CBC Digital Archives

The Scotch Cup

Whether they play for fun in small-town clubs or for glory at the winter Olympics, one thing's for certain: Canadians love curling, and they've produced some of the world's best players. Though some have called it "shuffleboard on ice," supporters say it's a game with a grand Canadian tradition of skill, strategy, and sportsmanship.

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The four Richardsons of Saskatchewan -- brothers Sam and Ernie, and cousins Wes and Arnold -- are already famous in curling, having already won the Brier twice and the Scotch Cup twice. Now they're headed overseas for a third try, playing teams from Scotland, the United States and Sweden. CBC reporter Doug Maxwell is there, and files this report via transatlantic cable.
• In 1962, the Richardsons won their third Scotch Cup. By the time their incredible curling careers came to an end, the Richardsons would win four Briers and four Scotch Cups in five years. Mel Perry replaced Wes Anderson for the 1963 Scotch Cup. Skip Ernie Richardson was awarded with the Order of Canada in 1978.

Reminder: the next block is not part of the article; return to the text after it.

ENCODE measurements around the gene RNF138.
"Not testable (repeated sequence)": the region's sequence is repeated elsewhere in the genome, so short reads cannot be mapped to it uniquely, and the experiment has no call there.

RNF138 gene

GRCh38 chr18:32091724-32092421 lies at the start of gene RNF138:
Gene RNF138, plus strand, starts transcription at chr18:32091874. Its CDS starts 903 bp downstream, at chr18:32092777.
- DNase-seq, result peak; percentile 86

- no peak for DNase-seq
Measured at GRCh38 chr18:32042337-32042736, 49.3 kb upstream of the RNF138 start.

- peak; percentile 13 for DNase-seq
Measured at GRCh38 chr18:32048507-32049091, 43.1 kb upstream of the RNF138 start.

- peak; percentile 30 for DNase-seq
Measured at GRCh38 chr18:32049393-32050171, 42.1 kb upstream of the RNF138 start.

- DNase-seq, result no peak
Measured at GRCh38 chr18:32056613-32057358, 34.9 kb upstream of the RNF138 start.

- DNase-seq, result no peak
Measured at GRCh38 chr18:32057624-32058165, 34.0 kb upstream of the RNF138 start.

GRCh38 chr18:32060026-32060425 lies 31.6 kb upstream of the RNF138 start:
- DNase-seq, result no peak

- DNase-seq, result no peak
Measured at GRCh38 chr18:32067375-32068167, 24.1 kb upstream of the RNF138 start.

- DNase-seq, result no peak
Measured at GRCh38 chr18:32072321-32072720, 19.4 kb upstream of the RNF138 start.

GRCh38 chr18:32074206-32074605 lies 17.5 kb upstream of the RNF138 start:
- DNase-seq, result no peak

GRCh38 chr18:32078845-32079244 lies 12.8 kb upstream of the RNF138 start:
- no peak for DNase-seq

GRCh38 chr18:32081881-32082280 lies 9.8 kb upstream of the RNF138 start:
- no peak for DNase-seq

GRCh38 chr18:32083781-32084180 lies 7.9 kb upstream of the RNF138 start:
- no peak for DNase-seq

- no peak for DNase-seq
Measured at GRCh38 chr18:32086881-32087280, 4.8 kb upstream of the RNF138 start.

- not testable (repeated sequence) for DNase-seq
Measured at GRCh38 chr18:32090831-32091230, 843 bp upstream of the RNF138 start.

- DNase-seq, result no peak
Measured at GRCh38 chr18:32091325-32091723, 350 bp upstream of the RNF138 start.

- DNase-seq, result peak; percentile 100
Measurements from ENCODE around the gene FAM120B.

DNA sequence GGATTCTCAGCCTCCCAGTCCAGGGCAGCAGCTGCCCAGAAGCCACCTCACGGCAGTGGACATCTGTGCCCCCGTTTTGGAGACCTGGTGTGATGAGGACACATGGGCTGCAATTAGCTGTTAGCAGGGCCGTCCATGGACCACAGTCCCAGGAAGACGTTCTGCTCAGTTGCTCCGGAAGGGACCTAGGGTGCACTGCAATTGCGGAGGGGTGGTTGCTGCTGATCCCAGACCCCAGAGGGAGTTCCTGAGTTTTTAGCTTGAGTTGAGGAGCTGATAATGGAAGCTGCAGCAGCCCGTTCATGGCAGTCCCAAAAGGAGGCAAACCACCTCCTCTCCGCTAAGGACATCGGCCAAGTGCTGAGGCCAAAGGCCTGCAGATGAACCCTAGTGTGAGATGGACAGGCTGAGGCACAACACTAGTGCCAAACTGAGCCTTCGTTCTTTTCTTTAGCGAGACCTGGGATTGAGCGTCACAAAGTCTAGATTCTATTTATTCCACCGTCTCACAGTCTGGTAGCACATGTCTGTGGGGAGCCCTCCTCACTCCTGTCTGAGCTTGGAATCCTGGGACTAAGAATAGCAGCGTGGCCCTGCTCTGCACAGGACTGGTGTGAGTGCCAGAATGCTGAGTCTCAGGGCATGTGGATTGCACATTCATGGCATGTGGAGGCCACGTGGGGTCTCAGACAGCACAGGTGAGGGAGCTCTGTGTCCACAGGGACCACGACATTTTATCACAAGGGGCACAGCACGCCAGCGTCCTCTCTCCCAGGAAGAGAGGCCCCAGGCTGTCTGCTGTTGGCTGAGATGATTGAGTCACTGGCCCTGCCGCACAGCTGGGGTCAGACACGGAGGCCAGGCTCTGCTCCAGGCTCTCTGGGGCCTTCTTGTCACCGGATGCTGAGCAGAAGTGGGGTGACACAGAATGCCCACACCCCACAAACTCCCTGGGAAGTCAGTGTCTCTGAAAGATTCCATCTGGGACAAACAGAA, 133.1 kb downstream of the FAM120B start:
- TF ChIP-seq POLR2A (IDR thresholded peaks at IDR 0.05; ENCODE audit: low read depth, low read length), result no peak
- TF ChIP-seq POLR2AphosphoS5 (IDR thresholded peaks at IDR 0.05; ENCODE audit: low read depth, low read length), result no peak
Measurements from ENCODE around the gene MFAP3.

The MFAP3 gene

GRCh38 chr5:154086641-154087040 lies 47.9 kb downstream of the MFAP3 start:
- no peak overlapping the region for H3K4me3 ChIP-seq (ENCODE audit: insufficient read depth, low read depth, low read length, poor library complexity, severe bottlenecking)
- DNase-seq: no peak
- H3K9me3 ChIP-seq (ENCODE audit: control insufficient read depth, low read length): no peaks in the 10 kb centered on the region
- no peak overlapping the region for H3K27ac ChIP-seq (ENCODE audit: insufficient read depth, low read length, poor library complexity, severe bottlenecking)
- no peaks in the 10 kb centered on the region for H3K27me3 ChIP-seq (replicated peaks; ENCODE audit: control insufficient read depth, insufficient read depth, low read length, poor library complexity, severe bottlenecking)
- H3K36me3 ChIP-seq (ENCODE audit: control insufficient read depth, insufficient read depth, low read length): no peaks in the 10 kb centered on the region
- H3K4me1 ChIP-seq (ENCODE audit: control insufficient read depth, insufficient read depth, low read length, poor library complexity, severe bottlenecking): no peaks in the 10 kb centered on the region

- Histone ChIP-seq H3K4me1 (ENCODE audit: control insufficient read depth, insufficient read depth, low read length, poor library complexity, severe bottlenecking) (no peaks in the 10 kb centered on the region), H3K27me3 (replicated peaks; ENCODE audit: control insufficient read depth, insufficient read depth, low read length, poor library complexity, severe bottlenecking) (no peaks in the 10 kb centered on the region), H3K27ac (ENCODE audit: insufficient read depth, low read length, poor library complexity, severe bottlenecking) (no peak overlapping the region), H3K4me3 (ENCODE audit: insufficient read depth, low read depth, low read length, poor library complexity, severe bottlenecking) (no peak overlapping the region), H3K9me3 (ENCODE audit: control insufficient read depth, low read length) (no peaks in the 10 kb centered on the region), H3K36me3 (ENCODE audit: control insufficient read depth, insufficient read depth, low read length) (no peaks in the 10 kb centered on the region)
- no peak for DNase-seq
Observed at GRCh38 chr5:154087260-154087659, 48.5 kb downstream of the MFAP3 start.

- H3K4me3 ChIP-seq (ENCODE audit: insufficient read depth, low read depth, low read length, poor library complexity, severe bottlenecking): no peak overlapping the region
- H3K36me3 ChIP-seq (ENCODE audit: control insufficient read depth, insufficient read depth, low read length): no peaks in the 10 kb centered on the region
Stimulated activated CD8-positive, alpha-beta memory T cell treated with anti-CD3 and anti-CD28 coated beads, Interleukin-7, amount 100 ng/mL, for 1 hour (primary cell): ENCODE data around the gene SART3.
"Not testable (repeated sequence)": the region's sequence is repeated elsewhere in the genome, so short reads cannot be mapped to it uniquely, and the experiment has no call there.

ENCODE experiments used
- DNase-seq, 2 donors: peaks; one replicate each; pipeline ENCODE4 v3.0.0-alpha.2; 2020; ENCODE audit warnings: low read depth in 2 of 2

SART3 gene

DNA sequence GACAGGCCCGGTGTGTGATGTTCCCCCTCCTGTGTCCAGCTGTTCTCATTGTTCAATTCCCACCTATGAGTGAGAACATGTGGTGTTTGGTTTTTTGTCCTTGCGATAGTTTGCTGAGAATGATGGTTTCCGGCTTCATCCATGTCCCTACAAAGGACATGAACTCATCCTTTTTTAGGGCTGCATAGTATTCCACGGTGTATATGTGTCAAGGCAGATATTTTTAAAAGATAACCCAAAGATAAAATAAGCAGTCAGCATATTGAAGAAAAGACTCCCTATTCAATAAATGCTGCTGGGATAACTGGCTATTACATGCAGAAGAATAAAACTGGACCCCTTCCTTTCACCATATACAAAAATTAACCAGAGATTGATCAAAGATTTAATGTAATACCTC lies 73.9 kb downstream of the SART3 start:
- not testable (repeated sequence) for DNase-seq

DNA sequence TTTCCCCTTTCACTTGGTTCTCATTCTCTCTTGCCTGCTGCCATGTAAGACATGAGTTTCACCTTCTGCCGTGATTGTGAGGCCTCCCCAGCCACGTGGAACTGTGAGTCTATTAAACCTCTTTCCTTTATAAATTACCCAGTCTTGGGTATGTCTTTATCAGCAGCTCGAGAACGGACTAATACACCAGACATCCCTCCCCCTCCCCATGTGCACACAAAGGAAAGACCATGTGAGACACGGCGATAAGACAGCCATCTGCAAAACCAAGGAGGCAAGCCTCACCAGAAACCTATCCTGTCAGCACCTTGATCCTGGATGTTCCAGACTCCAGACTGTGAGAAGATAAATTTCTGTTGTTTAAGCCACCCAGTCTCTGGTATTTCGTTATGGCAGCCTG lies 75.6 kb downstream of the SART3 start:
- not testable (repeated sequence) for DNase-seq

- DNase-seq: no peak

• The Scotch Cup was founded in the late 1950s by a public relations firm on behalf of their client, the Scotch Whisky Association. For the first two years, only Scotland and Canada were involved, but there were eight nations by the time the event came to an end in 1967 and was replaced by the Air Canada Silver Broom.

• Because of the difference in club structures in Canada and Scotland, Canada had a distinct advantage for the first two years of the event. The rules held that all four curlers on each team must come from the same club -- not a problem in Canada, but a stumbling block for Scotland, where each club had only 20 to 30 members who rented out ice time at rinks shared by many clubs and ice skaters.
Medium: Radio
Program: Assignment
Broadcast Date: March 15, 1962
Guest(s): Sam Richardson
Reporter: Doug Maxwell
Duration: 5:24

Last updated: November 6, 2014

Page consulted on November 6, 2014

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